Since January, Social Life has been working in Brixton in South London, convening conversations about the future of narrow strip of land on Somerleyton Road. The road is close to the centre of the town, but feels markedly cut off by three railway lines, and by the design and layout of streets and buildings. Earlier this year, Lambeth Council made a commitment to work with the local community to develop new plans for the site. Since then, the council have been meeting regularly with Brixton Green, a mutual organisation set up to campaign for a better way of developing Somerleyton Road, and Ovalhouse , a well regarded and long established community-based theatre, which plans to move to the top end of the road, where it joins Coldharbour Lane.
We wanted to find ways of involving the many different communities in Brixton in our discussions, and build on the strengths that already exist in the neighbourhood. This is an easy thing to say in theory, but difficult to do. The aspiration was echoed by the people we spoke to. One person spoke of their wish to "bring life at a curiously dead strip of Brixton. There is so much vibrancy in the area - however currently Somerleyton Road is a wasteland."
We wanted to focus on safety, belonging, neighbourliness, wellbeing and resilience, as well as generating ideas about housing and community facilities. We know that neighbourhoods will not thrive as a result of building or infrastructure alone, and that it is important to explore the way people feel about where they live, and talk about how new relationships between neighbours can develop.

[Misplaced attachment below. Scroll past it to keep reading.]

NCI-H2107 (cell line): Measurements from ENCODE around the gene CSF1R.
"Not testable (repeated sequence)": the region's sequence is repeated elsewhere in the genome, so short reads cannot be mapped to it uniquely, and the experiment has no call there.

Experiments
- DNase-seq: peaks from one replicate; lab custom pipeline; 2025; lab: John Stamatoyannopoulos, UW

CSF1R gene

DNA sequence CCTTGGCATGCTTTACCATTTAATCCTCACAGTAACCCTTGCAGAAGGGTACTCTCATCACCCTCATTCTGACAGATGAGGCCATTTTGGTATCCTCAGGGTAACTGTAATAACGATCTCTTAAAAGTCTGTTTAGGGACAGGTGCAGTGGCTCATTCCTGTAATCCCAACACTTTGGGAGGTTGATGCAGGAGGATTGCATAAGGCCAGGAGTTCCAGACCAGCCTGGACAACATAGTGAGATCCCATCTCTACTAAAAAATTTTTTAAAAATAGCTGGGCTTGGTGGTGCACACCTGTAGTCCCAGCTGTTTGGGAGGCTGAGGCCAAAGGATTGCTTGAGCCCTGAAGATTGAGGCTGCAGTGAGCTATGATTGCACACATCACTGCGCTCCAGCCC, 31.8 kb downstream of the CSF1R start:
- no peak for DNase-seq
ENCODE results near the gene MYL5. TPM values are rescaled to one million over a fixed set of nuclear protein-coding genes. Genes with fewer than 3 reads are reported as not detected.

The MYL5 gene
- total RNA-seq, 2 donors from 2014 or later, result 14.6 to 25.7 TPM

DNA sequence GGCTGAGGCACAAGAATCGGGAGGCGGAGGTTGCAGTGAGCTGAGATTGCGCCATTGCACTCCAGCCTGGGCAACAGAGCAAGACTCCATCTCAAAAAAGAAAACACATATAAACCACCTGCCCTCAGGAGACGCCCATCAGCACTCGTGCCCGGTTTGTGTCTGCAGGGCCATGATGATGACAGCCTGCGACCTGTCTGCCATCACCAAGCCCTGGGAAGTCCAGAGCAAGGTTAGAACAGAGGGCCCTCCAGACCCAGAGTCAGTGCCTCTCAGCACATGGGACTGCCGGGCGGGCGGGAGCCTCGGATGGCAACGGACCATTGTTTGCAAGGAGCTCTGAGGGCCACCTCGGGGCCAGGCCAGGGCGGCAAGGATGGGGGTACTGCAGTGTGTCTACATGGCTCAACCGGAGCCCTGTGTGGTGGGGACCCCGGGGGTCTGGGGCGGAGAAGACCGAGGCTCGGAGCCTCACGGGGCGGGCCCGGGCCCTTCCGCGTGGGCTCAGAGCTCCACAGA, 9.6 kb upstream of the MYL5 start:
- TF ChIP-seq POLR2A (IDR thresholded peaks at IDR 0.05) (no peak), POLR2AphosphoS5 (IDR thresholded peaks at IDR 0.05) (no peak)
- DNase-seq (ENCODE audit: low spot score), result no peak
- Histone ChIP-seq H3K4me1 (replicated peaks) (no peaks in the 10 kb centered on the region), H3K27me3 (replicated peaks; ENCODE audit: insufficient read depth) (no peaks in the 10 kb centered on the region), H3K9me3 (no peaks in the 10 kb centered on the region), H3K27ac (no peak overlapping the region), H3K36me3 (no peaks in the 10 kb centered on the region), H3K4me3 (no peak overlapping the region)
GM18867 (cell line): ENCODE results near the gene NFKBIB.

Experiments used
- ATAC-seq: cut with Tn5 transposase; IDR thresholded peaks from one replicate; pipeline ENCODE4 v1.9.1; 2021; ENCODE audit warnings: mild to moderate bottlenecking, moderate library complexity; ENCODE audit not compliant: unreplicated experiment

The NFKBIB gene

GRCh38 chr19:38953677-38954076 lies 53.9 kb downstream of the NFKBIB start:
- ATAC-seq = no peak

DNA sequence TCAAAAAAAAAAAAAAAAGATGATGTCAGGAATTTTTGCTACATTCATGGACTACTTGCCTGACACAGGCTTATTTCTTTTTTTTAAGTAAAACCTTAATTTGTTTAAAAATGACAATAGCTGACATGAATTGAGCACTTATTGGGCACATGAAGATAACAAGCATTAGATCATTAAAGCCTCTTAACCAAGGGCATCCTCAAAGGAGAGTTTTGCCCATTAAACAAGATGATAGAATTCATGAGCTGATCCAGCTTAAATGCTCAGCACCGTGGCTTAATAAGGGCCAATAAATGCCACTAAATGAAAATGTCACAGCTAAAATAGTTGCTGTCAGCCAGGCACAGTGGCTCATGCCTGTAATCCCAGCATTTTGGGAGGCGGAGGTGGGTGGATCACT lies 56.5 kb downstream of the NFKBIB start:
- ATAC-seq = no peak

We ran two open events and a series of 12 deliberative workshops, involving 79 residents altogether, which we called "Action Planning Workshops". Deliberative workshops allow a relatively small number of people to explore an issue in depth. Our Action Planning Workshops were structured around four themes (housing, long term stewardship, jobs and heath, education and culture), with three meetings on each theme. The conversations were productive, creative, and intense. For many they were linked to broader questions about Brixton's future. "Great ideas but what is the reality of it all? Would it push out local people? Or add to gentrification currently happening?"
We set up Social Life last year with the strapline "putting people at the heart of placemaking". We believed - and still do - that too often, the experience, wants and needs of the people already living in communities is ignored when institutions make plans to change local neighbourhoods either when they try and improve what's already there (through regeneration programmes) or build new developments. Our starting point is that our relationships with the places we live in and use affect our quality of life; and that intangibles like "belonging", "wellbeing", and "neighbourliness" can be affected and improved (or damaged) by the actions of agencies.
When places change - because of new development or regeneration - there is an opportunity to intervene, to improve how they function, change who lives there, how they get on and get by. Local government's sphere of influence has been greatly limited by funding constraints, but in areas where the housing market is still buoyant, new developments can still be brokered.